The fantasy of the corroborative and transformative archive: the authority of archival beginnings.
PhD thesis, University of Glasgow.
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What is the nature of the archive in the 21st century? What is the role of the archivist in a postmodern, electronic environment? To attain any absolute answers would be beyond the ability, or diplomacy, of any individual. Yet there are some questions, and subsequent dividing lines, which can be brought to the fore:
• Is the archive a resting place for non-current records, a repository that provides the connection between inscription and preservation in order to ensure the veracity of the record as an authentic and reliability piece of evidence?
• Should the archivist be distinct from the records manager?
• Is the historical canon, if permitted to even use the term, a construct of the archive? If the answer is in the affirmative then does this legitimise the archivist in imparting overt value to a record/collection?
• Is the archivist a custodian and keeper?
• Should the archivist interact with wider societal needs and concerns?
The ideal and idea of the archive and the archivist has become virtually unrecognisable from its early 20th century construct as questions such as these have been debated in the journals of archival science. The antiquated Jenkinsonian world-view has been dispensed with. The moral and physical defence of the archive is unsubstantial. Ensuring the preservation of the record and making it available to the public does not provide the archivist with a presence. Rather, the authority of archival beginnings has become the dominant, over-arching ideology.
Through the advocacy of records continuum theorists and the proponents of postmodernism, we are to “stop rowing, start steering”. In order to be accountable, transparent, open, and representative, the archival profession is to control context and master reality. The archive is to define its own truth criteria. The archivist is an agent of accountability. The archivist is to openly negate his/her independent, neutral, non-political, non-ideological role:
(1) There is an archive fever of audit culture. This is in response to the rise of the ‘consumer’ – “There is a risk, we’ll take care of it”. Continual monitoring, evaluation, and targets results in the record being a self-reflexive construct. Audit trails create a sense of truthfulness to the facts and of closeness to past reality. These perspectives have entered the archive. Perceived recordkeeping failures have made the archive unaccountable to wider society. The ‘right’ records are not reaching the archive. Records therefore must be programmed in advance by archivists working as records managers to produce acceptable outcomes. The archivist shapes the creation of the record. Archiving is auditing the recordkeeping systems of a record creating body. Archiving is the “active production of objectively truthful documents”.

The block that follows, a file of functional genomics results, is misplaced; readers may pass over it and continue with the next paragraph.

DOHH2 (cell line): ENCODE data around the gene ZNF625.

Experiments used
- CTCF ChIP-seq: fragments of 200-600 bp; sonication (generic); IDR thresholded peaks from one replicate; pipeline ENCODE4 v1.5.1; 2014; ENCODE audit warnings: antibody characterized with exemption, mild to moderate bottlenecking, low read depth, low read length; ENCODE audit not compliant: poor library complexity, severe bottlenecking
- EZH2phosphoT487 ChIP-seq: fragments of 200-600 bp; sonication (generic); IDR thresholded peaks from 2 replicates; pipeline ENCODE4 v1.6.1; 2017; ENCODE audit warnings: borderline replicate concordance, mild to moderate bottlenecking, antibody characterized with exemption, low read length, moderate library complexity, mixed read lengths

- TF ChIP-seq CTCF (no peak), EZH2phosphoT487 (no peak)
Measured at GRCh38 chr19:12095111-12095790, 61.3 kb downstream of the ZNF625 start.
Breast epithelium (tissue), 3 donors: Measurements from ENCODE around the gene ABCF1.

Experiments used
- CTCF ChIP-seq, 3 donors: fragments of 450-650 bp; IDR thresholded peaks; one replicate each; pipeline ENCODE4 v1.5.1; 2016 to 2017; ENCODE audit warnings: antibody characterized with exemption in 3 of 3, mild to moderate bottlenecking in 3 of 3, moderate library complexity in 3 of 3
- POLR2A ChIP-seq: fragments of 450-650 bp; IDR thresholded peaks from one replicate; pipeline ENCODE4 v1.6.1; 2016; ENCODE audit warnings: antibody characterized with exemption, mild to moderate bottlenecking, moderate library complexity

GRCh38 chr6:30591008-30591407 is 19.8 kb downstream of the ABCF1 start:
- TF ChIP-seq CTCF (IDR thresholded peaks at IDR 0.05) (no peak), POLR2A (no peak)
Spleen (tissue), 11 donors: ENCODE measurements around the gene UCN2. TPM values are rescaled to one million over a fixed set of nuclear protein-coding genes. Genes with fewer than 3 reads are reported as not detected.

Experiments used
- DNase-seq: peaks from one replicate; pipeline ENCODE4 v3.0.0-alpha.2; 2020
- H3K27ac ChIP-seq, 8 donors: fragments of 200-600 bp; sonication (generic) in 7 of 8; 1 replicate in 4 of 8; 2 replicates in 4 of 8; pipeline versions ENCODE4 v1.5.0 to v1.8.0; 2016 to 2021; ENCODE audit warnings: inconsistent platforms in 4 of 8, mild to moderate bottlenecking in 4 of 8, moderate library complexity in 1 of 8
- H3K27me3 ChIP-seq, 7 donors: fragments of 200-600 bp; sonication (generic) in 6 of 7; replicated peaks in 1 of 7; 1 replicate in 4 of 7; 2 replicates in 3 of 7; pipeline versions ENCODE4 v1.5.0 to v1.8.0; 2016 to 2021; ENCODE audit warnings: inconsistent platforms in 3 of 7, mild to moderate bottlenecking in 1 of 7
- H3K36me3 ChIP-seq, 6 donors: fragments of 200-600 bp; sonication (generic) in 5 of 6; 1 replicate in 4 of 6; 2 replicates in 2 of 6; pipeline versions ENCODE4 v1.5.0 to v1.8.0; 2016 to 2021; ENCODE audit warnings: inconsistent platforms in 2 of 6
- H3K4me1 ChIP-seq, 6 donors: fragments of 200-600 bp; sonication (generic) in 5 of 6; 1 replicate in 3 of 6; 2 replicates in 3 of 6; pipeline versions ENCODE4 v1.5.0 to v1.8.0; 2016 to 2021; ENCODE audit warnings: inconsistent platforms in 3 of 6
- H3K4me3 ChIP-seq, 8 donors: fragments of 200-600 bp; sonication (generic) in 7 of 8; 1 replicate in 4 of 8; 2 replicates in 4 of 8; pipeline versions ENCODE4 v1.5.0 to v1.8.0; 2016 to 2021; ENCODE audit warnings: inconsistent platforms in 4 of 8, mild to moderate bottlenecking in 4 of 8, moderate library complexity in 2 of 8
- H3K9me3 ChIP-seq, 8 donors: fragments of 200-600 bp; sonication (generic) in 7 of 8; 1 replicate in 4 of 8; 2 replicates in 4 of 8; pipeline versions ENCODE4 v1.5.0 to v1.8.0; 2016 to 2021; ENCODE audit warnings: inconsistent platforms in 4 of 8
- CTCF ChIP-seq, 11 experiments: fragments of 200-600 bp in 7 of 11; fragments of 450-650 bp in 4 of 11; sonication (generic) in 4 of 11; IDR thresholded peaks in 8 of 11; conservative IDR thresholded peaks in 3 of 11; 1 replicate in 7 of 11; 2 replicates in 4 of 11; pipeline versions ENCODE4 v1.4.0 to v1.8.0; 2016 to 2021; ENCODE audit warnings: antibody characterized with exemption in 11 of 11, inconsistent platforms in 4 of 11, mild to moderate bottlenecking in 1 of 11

(2) Postmodernism sanctions a creative reconstruction of the past. The archive is to “fabricate metaphors…[tell] imaginings of history”. The archive overtly interprets the record and creates interfaces that reflect this interpretation and subjectivity, reifying cultural essentialism to appear representative of all elements of society. The archivist becomes a conscious participant in the construction and advancement of meaning. The perception of the user towards the records is moulded. The archive becomes a means of memory rather than memory itself.
This thesis takes on what the author perceives as certain often rhetorical excesses of the records continuum theory and those of postmodernism. It engages on their terms, with their arguments, and with the interdisciplinary nature of today’s archival thinking. It shows that ‘traditional’ archival concepts and values are just as necessary and relevant today as in the supposedly homogenous and positivist society in which they arose. This thesis thus upholds the Jenkinsonian ideals for archives. However, it recognises the difficulty of achieving them, and that the proponents of postmodernism examined here do not intend to dispense with rigorous reasoning, balanced analysis, and truth seeking in favour of unrestrained ‘anything goes’ interpretations of records and archival concepts. Indeed, the author himself draws on leading postmodern thinkers such as Foucault and Derrida to develop his own socio-political analysis of audit records produced in the ‘audit culture’ of the past few decades. In so doing, the author hopes to show how postmodern analysis can be done in the spirit of the Jenkinsonian commitment to protection of evidential values through truth seeking.
That said, the author believes that the archivist does not create life but holds the materials within its institution in a coma, awaiting the user to awake them from their perpetual slumber. This is a true re-assertion of archival value and responsibility. In caring more for a record’s corroborative power and transformative effect we have got too interested in the way we deliver what we do at the expense of what we deliver – engineering over content. Yet by acting responsibly the archive broadens perspectives and enlightens the individual. This is the responsible archival performance worth pursuing.
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